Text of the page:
2. mick says:

    matt: Nuanced, inconclusive, even contradictory analysis–the desire to first understand, rather than jump to conclusions, even if the dialectical process takes precious time–was an early and unfortunate GWOT casualty.

    Not really. That horse done lef’ the bahn loooong befo’ the GWOT was a gleam in W’s bloodshot eye. The minute the SCOTUS elected him, nuance was dead. The man wouldn’t know nuance if it melted a clock on his pancakes.

    Laura: Aren’t you really trying to energize something like, I don’t know, what would you call it?… A State Department!!

    Yes, I believe that’s what they used to call it. I vaguely remember we had one once. Oh, a loong time ago it was, back in the Ancient Days before reason abandoned her throne and handed it over to Homer Simpson. As I recall, it used to, like, talk. You know, negotiate and stuff. But it was kinda slow and the 101st Keyboard Brigade grew restless waiting for a decent bloodbath, so it had to go.

    Altho it didn’t, as you seem to believe, disappear altogether. It morphed into a travel agency principally used to make arrangements for the Chevron BOD as they flit from country to country with a patented doubletalk act hosted by a female impersonator whose name I’ve forgotten. It’s some sort of grain, I think. Wheat? Rye? That’s it. Rye.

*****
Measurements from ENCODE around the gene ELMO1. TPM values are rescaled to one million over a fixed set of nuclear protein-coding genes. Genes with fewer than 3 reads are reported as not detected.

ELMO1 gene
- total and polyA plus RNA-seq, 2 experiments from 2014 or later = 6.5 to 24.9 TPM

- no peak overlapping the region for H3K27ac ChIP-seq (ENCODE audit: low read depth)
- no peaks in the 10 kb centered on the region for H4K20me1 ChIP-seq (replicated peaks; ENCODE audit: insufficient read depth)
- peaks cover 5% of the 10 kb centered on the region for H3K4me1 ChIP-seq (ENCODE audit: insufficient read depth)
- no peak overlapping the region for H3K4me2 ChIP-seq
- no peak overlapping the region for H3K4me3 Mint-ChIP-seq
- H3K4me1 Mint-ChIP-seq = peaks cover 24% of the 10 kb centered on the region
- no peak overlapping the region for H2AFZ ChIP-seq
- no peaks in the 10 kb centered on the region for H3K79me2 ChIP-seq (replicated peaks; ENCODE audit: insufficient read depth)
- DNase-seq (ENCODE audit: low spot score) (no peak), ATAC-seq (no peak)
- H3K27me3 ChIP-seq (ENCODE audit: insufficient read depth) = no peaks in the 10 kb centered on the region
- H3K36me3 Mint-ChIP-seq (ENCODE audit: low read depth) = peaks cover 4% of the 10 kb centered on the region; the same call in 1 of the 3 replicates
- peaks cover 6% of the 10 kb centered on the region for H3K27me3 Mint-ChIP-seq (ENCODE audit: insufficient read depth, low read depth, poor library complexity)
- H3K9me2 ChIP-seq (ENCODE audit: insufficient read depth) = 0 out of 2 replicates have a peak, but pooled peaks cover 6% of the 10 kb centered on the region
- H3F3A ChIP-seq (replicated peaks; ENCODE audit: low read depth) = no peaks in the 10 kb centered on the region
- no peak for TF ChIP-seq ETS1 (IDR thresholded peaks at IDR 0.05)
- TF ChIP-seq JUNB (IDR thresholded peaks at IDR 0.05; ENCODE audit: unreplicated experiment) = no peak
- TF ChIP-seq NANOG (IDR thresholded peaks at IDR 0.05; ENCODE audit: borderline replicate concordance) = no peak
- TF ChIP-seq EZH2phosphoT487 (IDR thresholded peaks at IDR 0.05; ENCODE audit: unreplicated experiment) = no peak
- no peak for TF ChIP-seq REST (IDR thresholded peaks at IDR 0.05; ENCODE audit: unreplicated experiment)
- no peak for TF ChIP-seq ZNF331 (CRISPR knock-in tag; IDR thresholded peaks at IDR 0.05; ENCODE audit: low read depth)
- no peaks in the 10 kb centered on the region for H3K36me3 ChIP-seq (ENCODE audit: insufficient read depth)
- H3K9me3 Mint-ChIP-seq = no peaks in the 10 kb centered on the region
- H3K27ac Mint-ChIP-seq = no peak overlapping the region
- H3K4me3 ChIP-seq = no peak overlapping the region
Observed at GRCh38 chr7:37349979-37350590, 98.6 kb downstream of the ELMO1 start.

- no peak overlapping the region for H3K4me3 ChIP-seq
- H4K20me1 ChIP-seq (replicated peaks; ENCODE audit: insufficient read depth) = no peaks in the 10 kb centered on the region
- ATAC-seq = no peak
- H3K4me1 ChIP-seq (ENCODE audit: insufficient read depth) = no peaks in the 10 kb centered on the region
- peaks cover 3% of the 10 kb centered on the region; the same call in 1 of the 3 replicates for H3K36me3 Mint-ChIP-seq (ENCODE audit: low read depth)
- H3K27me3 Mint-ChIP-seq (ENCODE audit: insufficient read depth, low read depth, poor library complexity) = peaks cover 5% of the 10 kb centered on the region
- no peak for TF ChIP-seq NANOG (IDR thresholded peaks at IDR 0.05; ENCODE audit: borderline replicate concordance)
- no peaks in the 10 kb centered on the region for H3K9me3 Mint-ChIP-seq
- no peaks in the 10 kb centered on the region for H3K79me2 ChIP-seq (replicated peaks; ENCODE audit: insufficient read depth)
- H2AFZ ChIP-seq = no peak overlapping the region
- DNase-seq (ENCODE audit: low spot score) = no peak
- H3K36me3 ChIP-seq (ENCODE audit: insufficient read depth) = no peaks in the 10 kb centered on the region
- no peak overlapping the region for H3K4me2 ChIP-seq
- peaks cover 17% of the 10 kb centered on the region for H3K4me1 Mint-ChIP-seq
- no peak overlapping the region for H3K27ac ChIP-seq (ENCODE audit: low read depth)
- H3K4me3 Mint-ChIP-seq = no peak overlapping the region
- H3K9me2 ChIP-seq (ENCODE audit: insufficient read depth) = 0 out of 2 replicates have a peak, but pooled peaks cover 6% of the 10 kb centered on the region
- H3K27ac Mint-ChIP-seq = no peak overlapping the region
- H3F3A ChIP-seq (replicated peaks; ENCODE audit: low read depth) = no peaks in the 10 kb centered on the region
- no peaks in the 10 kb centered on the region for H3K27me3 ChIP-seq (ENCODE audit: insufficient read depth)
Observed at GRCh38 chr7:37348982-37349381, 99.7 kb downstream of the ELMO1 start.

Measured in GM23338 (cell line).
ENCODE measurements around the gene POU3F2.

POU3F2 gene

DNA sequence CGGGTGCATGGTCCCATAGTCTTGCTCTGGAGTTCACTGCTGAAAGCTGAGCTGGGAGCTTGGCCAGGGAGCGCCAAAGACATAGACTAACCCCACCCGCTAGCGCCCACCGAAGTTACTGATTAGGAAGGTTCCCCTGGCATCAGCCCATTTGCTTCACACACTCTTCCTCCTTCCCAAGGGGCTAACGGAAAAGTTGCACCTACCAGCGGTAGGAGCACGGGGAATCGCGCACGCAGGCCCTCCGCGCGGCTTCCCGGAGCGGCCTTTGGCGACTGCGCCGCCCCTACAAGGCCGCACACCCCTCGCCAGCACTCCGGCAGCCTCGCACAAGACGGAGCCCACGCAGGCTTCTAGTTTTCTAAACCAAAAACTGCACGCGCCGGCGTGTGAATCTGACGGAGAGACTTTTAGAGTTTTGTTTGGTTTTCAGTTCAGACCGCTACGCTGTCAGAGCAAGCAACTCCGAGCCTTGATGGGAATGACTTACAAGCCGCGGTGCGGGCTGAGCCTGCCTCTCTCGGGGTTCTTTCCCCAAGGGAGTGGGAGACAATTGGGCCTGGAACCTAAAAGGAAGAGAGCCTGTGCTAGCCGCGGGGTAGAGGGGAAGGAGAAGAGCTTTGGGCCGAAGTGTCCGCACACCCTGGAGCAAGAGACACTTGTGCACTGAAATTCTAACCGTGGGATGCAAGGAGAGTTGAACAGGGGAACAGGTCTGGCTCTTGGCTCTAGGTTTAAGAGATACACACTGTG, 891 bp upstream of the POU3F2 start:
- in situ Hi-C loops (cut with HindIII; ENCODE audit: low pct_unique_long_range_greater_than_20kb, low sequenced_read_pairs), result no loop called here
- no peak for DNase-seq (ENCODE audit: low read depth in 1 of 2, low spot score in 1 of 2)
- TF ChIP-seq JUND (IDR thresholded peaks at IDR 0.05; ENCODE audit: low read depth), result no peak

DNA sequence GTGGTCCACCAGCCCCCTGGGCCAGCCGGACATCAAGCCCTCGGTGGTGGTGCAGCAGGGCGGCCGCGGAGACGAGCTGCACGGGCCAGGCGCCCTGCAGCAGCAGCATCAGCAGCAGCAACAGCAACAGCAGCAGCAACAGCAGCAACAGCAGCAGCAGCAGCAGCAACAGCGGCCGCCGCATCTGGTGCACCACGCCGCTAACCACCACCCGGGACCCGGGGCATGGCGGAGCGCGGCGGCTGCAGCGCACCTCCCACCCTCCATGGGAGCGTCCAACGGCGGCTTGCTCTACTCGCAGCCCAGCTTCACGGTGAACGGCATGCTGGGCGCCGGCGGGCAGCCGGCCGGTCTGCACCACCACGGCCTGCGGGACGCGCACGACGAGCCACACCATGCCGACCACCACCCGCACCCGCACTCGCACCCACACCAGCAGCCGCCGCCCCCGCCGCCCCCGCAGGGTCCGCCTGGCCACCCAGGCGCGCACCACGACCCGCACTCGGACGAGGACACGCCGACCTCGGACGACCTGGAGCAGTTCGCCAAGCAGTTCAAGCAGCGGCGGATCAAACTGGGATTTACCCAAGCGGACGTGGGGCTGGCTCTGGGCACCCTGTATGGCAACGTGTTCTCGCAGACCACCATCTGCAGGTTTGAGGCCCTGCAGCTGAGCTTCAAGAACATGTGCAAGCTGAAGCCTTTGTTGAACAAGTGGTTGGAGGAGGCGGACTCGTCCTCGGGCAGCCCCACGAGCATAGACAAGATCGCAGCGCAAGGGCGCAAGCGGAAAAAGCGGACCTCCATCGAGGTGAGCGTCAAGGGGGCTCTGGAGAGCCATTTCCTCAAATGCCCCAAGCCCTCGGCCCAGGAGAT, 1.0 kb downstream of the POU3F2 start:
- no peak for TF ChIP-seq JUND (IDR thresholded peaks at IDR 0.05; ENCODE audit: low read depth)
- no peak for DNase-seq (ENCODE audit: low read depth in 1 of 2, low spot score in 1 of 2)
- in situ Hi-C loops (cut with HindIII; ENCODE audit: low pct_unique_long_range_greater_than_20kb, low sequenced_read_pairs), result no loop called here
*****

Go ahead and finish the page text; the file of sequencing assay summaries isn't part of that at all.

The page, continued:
9/11, you see, changed everything. Common sense changed into the gibberishtic ravings of lunatics and the State Department changed into the Dept of Snake-Oiled Parthenogenesis and Pork-Rind Bar-B-Q Rib Cook-Offs.

    I must say, tho, I miss the Old Days before every problem meant a Gunfight at the OK Corral. It seemed, I don’t know, more peaceful then.

  3. Laura says:

    Peace is dangerous.

  4. Wow.

    When is the last time we heard “trigger-happy jingoists” and “Paris” in the same breath?

    19th Century?

  5. Damn good post! I’ve been waiting until I had the time to read it, and again, damn good post.

    One of the most frustrating things I’ve encounteredis that every time I write against going to war in Iran, I will add that, no I don’t love Iran, no I don’t love Ahmadinejad, no, I don’t think what they are doing is necessarily right just because I don’t want to bomb them, and still, STILL I end up getting someone either linking me, or commenting that I LOVE Iran, I LOVE Ahmadinejad.

    This is the post that shows the middle ground between the two.


  6. Laura says:

    Iranian Ahmadinejad lover.

  7. I’m not the one with an Iranian hair stylist

  8. Laura says:

    Now you’re just acting jealous.

  9. Well, I dunno. Are they any good? I used to have a gay guy do my hair, he was FABULOUS, but now I can’t find him anymore, and I’m looking for another good barber.

  10. Laura says:

    She can give you some dynamite eyebrows!

  11. *facepalm*

    you win

  12. matttbastard says:


    When is the last time we heard “trigger-happy jingoists” and “Paris” in the same breath?

    19th Century?

    Try 1954-1962.

  13. sorry for hijacking your comment thread dood.